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References in periodicals archive ?
Elevated blood lead levels are associated with potentially irreversible neurologic problems in children and with organ system impairment and adverse perinatal effects in pregnant women, according to the statement.
In the late 1990s, the CDC considered a blood lead level above 10 micrograms to be cause for concern.
Its scientific "evidence" is one raven with high blood lead levels.
Those who drank tap water had significantly higher prevalence of elevated blood lead levels than children who did not drink tap water.
For each microgram (AaAaAeAe[micro]g) per d of dietary lead intake, blood lead levels increase by about .16 micrograms per deciliter (AaAaAeAe[micro]g/dL), though there is individual ( variation in how much lead is absorbed through the gastroinestical tract .
High percentages of children and babies are still testing positive for high blood lead levels around the U.S., finds a study published in June in the Journal of Pediatrics.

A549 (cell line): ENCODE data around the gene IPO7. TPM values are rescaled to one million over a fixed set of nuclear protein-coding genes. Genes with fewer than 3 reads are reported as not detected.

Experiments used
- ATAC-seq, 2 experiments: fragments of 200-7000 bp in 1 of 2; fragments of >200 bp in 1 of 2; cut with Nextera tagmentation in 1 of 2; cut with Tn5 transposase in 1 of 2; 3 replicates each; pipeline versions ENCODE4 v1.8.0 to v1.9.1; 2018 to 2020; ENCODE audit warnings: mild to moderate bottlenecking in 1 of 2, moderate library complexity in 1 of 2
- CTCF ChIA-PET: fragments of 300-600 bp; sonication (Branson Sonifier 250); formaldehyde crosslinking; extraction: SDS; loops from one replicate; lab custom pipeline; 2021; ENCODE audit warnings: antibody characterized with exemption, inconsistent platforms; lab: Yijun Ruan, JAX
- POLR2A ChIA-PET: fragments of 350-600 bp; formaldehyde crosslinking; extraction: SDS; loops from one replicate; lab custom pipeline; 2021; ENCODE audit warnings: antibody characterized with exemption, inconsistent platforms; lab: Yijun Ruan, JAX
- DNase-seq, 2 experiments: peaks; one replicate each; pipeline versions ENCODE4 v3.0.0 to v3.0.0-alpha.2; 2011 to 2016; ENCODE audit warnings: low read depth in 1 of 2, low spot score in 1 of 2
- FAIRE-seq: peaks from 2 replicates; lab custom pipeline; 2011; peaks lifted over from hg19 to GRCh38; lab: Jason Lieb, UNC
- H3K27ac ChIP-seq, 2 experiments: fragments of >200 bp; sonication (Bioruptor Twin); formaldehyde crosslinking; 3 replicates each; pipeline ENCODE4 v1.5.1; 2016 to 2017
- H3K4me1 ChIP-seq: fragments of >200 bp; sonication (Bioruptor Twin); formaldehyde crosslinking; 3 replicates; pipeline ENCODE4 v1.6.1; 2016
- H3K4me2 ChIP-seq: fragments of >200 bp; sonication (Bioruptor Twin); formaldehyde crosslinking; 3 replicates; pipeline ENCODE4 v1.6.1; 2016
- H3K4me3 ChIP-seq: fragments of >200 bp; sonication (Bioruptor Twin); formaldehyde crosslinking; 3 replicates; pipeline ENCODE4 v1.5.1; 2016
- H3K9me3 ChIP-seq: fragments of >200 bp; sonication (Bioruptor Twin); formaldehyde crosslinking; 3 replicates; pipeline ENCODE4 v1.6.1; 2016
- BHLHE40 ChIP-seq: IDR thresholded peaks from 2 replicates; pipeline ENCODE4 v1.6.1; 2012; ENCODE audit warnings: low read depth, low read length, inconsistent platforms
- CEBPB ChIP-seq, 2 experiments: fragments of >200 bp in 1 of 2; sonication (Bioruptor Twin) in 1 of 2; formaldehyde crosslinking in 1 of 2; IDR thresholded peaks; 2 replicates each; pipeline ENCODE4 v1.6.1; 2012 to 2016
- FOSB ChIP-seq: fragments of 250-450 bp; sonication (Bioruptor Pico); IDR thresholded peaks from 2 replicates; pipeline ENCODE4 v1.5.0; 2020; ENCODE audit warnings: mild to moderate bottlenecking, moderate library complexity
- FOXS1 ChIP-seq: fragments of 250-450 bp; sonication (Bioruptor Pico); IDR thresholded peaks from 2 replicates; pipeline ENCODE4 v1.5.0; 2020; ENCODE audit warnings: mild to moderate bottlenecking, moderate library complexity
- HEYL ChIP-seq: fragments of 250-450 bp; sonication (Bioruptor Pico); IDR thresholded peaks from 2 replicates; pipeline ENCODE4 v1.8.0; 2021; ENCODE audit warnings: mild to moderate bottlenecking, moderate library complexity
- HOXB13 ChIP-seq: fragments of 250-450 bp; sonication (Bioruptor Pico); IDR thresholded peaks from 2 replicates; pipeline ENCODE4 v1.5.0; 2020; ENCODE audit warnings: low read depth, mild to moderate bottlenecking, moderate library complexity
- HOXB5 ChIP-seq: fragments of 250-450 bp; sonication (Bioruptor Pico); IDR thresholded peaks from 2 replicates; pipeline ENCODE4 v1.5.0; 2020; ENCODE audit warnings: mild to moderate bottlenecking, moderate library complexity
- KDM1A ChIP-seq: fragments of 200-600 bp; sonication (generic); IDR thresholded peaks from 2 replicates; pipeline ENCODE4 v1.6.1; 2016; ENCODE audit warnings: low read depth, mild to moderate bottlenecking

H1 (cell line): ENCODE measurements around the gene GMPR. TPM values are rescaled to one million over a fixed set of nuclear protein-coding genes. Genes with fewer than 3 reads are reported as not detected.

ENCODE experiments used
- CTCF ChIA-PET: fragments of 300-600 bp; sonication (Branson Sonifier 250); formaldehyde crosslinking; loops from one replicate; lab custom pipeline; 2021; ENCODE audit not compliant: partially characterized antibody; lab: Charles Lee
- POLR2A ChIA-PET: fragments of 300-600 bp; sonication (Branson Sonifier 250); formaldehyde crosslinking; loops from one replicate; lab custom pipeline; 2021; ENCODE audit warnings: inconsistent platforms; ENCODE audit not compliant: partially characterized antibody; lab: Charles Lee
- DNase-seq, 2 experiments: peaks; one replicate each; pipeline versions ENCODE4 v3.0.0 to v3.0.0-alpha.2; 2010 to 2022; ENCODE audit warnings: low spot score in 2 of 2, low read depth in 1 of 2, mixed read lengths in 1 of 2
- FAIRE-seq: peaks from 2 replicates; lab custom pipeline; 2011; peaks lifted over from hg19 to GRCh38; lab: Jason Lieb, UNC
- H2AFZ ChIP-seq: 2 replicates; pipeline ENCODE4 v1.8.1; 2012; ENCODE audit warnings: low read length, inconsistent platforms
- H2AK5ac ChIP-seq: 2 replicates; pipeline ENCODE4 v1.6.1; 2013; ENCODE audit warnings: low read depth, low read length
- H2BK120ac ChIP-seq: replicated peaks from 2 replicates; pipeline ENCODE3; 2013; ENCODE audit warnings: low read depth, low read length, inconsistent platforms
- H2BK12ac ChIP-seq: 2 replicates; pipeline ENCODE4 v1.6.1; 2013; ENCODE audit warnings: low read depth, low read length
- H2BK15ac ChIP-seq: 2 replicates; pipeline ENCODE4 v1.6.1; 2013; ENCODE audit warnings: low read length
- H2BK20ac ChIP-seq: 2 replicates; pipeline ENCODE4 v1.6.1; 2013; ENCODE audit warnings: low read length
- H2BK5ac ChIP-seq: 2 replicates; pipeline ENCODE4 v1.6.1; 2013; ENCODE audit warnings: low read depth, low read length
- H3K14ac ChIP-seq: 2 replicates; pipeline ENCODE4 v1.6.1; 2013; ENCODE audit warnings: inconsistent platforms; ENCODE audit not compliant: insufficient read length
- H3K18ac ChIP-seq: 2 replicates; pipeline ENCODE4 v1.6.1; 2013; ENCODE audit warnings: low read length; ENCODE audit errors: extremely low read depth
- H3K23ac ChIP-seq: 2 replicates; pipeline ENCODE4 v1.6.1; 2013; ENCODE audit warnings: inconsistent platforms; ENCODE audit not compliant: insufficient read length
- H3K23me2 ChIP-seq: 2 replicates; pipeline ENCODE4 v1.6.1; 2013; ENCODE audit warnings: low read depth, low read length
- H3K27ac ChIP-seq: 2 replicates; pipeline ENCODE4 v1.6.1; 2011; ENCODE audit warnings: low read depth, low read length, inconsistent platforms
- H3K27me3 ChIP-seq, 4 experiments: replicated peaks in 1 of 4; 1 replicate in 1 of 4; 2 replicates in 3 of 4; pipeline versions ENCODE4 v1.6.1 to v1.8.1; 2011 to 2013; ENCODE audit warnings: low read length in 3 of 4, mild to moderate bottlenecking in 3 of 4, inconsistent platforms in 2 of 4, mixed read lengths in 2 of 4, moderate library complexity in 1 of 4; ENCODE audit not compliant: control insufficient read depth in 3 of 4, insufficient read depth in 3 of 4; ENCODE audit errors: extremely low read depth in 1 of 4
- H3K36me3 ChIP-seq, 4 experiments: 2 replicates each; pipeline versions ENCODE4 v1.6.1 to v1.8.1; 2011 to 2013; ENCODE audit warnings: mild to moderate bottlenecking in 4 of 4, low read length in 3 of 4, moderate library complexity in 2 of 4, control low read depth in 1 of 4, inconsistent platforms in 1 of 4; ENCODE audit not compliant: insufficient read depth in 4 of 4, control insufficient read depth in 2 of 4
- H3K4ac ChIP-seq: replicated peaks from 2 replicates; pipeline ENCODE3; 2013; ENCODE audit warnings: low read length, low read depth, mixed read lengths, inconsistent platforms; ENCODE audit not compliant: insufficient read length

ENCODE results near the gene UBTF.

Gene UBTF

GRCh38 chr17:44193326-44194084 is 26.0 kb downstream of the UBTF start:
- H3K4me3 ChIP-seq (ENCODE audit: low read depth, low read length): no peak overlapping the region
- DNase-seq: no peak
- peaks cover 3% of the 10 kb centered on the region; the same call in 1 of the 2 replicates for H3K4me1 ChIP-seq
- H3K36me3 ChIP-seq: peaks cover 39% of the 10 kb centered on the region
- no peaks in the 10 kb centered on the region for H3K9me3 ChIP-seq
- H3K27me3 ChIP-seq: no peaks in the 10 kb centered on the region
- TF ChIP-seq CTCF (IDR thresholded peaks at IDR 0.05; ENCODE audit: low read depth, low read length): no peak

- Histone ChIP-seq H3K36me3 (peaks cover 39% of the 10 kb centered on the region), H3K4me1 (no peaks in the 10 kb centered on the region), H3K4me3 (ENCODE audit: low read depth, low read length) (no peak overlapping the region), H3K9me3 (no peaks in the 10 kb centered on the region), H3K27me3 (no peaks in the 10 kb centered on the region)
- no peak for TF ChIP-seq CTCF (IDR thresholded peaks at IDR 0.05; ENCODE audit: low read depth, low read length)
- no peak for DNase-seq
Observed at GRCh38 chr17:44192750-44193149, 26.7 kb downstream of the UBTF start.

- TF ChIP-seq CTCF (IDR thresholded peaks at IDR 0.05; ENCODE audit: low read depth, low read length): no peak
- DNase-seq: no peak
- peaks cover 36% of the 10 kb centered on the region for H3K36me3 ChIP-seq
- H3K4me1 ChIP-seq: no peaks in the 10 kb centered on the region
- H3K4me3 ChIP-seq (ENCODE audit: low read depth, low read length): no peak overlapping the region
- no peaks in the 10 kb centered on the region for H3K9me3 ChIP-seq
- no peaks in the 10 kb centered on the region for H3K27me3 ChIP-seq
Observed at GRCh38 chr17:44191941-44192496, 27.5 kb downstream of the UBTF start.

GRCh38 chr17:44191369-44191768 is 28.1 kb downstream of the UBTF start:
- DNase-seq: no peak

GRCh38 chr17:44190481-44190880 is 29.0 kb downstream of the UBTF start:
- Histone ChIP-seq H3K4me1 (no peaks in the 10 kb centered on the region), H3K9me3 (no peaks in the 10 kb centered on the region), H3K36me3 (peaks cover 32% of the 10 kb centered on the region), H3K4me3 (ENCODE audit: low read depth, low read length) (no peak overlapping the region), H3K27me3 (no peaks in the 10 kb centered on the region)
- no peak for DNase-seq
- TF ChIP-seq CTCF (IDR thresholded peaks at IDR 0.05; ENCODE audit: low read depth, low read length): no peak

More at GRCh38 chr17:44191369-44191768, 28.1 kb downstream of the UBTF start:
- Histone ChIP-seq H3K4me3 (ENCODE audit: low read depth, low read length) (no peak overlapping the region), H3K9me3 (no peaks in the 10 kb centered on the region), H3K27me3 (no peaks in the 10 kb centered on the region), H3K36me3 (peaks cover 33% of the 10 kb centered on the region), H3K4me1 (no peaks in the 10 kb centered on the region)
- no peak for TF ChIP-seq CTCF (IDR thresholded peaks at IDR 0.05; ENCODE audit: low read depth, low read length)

The American College for Advancement in Medicine (ACAM), an educational organization and a leading authority in the field of heavy metal toxicity and treatment believes, as the CDC does, that "No safe blood lead level in children has been identified." The effects of lead exposure on child cognitive development and behavior may be permanent if no intervention occurs.
The blood lead level thus analyzed [greater than or equal to] 10 ugm/dl is considered to be as lead poisoning defined by Centre for Disease Control.
It looked at blood lead levels in more than 3,000 children, who are more susceptible to lead exposure than adults, and found that children in Butte had higher levels than the national average from 2003 to 2008 but levels on par with national averages in 2009 and 2010.
The Question: Is there a relationship between blood lead levels and young children's behavior?
From the end of the 1990s through 2009, China's average blood lead levels in urban children 0-6 years of age decreased from 7-10 [micro]g/dL to 2.5-6 [micro]g/dL (Peng et al.